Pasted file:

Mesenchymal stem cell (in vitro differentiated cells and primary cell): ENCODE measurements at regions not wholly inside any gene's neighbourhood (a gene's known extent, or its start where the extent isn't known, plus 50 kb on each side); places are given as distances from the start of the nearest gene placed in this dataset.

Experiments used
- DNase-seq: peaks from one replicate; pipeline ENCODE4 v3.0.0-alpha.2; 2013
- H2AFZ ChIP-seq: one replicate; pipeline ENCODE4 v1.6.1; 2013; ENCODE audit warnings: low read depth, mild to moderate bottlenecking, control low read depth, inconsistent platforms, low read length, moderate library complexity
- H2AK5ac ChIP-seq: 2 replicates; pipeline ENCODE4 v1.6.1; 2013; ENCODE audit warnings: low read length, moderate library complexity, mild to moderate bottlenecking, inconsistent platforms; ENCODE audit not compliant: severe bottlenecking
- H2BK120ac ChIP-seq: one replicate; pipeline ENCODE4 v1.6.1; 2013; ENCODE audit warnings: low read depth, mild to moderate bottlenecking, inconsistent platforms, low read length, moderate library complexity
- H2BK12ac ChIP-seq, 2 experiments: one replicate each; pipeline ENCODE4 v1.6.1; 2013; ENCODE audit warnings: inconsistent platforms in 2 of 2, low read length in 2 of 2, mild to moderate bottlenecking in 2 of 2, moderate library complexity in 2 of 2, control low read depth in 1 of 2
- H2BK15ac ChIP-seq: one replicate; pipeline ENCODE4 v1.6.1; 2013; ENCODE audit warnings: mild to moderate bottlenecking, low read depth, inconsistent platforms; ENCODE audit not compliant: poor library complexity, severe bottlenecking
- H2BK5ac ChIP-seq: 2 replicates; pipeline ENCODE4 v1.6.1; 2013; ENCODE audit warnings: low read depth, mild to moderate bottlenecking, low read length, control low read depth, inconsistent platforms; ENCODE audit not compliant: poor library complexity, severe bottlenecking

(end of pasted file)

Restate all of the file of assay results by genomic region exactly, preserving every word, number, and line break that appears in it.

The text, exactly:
Mesenchymal stem cell (in vitro differentiated cells and primary cell): ENCODE measurements at regions not wholly inside any gene's neighbourhood (a gene's known extent, or its start where the extent isn't known, plus 50 kb on each side); places are given as distances from the start of the nearest gene placed in this dataset.

Experiments used
- DNase-seq: peaks from one replicate; pipeline ENCODE4 v3.0.0-alpha.2; 2013
- H2AFZ ChIP-seq: one replicate; pipeline ENCODE4 v1.6.1; 2013; ENCODE audit warnings: low read depth, mild to moderate bottlenecking, control low read depth, inconsistent platforms, low read length, moderate library complexity
- H2AK5ac ChIP-seq: 2 replicates; pipeline ENCODE4 v1.6.1; 2013; ENCODE audit warnings: low read length, moderate library complexity, mild to moderate bottlenecking, inconsistent platforms; ENCODE audit not compliant: severe bottlenecking
- H2BK120ac ChIP-seq: one replicate; pipeline ENCODE4 v1.6.1; 2013; ENCODE audit warnings: low read depth, mild to moderate bottlenecking, inconsistent platforms, low read length, moderate library complexity
- H2BK12ac ChIP-seq, 2 experiments: one replicate each; pipeline ENCODE4 v1.6.1; 2013; ENCODE audit warnings: inconsistent platforms in 2 of 2, low read length in 2 of 2, mild to moderate bottlenecking in 2 of 2, moderate library complexity in 2 of 2, control low read depth in 1 of 2
- H2BK15ac ChIP-seq: one replicate; pipeline ENCODE4 v1.6.1; 2013; ENCODE audit warnings: mild to moderate bottlenecking, low read depth, inconsistent platforms; ENCODE audit not compliant: poor library complexity, severe bottlenecking
- H2BK5ac ChIP-seq: 2 replicates; pipeline ENCODE4 v1.6.1; 2013; ENCODE audit warnings: low read depth, mild to moderate bottlenecking, low read length, control low read depth, inconsistent platforms; ENCODE audit not compliant: poor library complexity, severe bottlenecking